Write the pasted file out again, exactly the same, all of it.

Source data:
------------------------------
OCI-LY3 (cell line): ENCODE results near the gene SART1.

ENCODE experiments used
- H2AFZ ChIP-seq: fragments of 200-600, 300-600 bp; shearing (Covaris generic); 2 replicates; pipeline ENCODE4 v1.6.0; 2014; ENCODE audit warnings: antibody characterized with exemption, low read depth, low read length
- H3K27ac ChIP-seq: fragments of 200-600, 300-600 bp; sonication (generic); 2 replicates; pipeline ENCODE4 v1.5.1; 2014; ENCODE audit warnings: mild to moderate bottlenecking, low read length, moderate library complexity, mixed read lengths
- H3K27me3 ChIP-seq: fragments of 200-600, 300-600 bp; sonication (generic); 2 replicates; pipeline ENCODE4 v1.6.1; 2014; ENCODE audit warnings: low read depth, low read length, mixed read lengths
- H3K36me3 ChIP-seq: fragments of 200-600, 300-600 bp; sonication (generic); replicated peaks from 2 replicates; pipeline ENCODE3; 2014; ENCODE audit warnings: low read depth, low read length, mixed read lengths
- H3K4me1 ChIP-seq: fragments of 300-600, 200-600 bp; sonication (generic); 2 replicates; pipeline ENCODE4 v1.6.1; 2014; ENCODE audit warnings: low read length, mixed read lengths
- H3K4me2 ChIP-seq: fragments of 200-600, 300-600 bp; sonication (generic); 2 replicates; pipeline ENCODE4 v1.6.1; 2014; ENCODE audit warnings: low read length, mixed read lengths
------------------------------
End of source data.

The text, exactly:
OCI-LY3 (cell line): ENCODE results near the gene SART1.

ENCODE experiments used
- H2AFZ ChIP-seq: fragments of 200-600, 300-600 bp; shearing (Covaris generic); 2 replicates; pipeline ENCODE4 v1.6.0; 2014; ENCODE audit warnings: antibody characterized with exemption, low read depth, low read length
- H3K27ac ChIP-seq: fragments of 200-600, 300-600 bp; sonication (generic); 2 replicates; pipeline ENCODE4 v1.5.1; 2014; ENCODE audit warnings: mild to moderate bottlenecking, low read length, moderate library complexity, mixed read lengths
- H3K27me3 ChIP-seq: fragments of 200-600, 300-600 bp; sonication (generic); 2 replicates; pipeline ENCODE4 v1.6.1; 2014; ENCODE audit warnings: low read depth, low read length, mixed read lengths
- H3K36me3 ChIP-seq: fragments of 200-600, 300-600 bp; sonication (generic); replicated peaks from 2 replicates; pipeline ENCODE3; 2014; ENCODE audit warnings: low read depth, low read length, mixed read lengths
- H3K4me1 ChIP-seq: fragments of 300-600, 200-600 bp; sonication (generic); 2 replicates; pipeline ENCODE4 v1.6.1; 2014; ENCODE audit warnings: low read length, mixed read lengths
- H3K4me2 ChIP-seq: fragments of 200-600, 300-600 bp; sonication (generic); 2 replicates; pipeline ENCODE4 v1.6.1; 2014; ENCODE audit warnings: low read length, mixed read lengths